In endometriosis, the lymphatic and immune systems are implicated in disease establishment and progression. The objective of this pilot study was to examine endometrial-like, and for the first time, immune cell populations in lymph nodes associated with deep infiltrating endometriosis (DIE) bowel lesions. Premenopausal women undergoing excision of endometriosis and/or hysterectomy were included. DIE bowel lesion-associated (n = 10) and other pelvic (n = 15) lymph nodes were studied. Samples were immunohistochemically stained for endometrial-like cells (CD10), T cells (CD3, CD4, CD8, and FoxP3), dendritic cells (DC; DC-Lamp and DC-Sign), B cells (CD20, CD79 and plasma), macrophages (CD68), and natural killer cells (NK; CD57). Cell abundance (percentage positive area) and antigen expression (optical density; OD) were quantified. Endometrial-like cells and each immune cell population were present in all studied nodes. The DIE bowel lesion-associated nodes showed features of immune activation, with T cell proliferation (CD3+ area p = 0.007, CD4+ area p = 0.015 compared with other pelvic nodes); and a mixture of helper and regulatory T cells, B cells, DCs, macrophages, and plasma cells present in the paracortex. In DIE bowel lesion-associated compared with other pelvic nodes, CD10+ endometrial-like cells were reduced (percentage positive area p < 0.001, OD p = 0.004). This study provides new insight into lymphatic and immune system involvement in advanced endometriosis. In particular, we have shown evidence of immune activation in DIE lesion-associated nodes. This was despite lower endometrial-like cell numbers compared with other pelvic nodes. The observations contribute to a developing understanding of the local immune response to advanced disease.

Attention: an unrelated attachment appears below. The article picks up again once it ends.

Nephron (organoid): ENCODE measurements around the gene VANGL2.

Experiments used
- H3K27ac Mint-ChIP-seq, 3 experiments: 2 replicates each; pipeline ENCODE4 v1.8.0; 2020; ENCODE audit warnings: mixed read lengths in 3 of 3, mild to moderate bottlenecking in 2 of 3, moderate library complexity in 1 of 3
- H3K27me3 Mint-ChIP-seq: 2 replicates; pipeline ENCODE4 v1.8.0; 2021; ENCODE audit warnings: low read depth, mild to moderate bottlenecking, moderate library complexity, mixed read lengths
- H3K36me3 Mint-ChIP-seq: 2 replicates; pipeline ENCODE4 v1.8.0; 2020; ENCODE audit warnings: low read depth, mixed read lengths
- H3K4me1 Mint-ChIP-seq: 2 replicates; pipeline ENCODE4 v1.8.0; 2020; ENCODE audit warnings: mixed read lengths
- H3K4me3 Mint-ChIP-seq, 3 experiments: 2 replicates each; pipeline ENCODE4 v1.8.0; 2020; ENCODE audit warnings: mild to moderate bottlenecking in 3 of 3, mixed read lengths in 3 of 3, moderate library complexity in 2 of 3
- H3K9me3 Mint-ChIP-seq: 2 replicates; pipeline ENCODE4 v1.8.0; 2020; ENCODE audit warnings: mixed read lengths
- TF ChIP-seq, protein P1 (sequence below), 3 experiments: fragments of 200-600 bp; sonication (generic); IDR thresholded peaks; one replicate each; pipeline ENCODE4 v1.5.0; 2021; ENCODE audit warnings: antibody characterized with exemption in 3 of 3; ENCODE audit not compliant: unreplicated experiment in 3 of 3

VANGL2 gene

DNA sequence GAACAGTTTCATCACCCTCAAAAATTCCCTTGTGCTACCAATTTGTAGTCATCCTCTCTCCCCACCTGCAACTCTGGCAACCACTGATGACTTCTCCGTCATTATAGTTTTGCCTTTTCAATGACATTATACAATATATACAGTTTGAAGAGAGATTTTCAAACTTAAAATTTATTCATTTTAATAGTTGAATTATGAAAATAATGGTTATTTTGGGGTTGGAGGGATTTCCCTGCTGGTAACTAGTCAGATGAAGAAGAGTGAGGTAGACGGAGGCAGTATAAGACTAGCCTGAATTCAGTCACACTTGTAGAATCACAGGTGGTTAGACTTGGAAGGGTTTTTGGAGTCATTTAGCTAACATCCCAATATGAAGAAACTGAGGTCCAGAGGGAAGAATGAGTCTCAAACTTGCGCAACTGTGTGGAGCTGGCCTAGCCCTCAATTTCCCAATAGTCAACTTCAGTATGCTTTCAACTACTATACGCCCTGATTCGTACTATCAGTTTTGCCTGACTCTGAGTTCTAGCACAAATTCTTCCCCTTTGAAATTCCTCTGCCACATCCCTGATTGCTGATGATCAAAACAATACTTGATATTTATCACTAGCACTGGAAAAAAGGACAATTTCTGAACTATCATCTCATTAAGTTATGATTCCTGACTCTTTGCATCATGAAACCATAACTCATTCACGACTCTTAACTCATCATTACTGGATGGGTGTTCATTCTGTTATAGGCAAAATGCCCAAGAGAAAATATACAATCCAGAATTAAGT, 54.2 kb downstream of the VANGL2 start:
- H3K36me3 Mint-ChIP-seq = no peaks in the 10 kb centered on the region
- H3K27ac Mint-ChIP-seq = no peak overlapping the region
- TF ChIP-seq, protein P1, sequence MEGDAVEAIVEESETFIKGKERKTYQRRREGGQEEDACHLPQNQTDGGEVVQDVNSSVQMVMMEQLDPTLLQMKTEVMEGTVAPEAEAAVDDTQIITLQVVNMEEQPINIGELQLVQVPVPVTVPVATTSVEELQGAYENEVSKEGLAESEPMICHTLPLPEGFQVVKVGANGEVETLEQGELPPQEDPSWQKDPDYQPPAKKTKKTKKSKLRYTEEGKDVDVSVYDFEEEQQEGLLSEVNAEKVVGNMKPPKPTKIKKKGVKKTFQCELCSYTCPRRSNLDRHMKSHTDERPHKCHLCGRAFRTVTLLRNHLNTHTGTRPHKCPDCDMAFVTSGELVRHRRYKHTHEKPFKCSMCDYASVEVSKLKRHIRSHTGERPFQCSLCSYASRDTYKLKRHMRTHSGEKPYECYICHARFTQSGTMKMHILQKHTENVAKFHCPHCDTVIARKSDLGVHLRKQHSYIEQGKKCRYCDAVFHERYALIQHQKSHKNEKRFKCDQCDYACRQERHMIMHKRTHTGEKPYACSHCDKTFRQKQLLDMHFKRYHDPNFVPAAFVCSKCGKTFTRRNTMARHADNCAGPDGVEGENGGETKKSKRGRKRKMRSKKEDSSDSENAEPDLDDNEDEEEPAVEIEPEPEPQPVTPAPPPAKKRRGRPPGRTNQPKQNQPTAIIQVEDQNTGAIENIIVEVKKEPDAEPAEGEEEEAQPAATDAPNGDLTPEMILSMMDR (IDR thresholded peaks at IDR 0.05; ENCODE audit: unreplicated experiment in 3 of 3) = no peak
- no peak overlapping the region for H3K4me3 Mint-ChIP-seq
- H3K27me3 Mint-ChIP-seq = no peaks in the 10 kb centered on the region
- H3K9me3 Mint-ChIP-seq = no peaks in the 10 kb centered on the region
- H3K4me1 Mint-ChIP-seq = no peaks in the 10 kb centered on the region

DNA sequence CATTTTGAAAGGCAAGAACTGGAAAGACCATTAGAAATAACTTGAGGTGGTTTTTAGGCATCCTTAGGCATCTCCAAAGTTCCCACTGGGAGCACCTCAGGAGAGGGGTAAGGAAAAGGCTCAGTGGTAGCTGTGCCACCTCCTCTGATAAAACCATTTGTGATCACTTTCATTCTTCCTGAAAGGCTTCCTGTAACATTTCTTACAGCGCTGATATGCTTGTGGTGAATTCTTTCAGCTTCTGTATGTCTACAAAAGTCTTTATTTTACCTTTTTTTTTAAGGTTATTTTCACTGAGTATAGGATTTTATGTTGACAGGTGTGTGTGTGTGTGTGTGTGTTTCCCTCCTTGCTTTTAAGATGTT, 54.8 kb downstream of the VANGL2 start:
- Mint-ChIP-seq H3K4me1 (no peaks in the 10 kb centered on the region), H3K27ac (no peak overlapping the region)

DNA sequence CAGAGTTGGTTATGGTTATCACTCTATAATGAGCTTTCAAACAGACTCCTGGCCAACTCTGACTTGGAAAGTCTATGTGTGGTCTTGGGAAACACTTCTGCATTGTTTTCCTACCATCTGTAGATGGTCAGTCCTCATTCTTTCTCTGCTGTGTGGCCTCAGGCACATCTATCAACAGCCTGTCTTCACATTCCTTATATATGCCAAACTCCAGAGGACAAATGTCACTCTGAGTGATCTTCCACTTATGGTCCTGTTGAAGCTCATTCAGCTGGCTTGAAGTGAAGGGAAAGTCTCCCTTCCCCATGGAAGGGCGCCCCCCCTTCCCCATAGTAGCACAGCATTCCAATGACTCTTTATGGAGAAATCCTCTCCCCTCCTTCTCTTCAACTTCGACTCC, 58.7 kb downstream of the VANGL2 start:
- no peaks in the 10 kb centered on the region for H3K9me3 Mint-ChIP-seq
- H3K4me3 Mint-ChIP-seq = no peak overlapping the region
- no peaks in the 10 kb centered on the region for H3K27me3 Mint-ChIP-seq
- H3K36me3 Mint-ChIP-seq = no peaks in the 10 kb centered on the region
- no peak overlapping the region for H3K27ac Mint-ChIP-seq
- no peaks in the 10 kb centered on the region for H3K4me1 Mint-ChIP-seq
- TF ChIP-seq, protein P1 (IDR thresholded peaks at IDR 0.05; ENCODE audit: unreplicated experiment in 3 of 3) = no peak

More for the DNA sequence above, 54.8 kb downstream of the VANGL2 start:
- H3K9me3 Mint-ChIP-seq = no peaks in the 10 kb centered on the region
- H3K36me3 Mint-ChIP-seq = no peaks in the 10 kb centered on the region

Keywords: Deep infiltrating endometriosis; Endometriosis; Immune response; Lymph nodes; Lymphatic spread.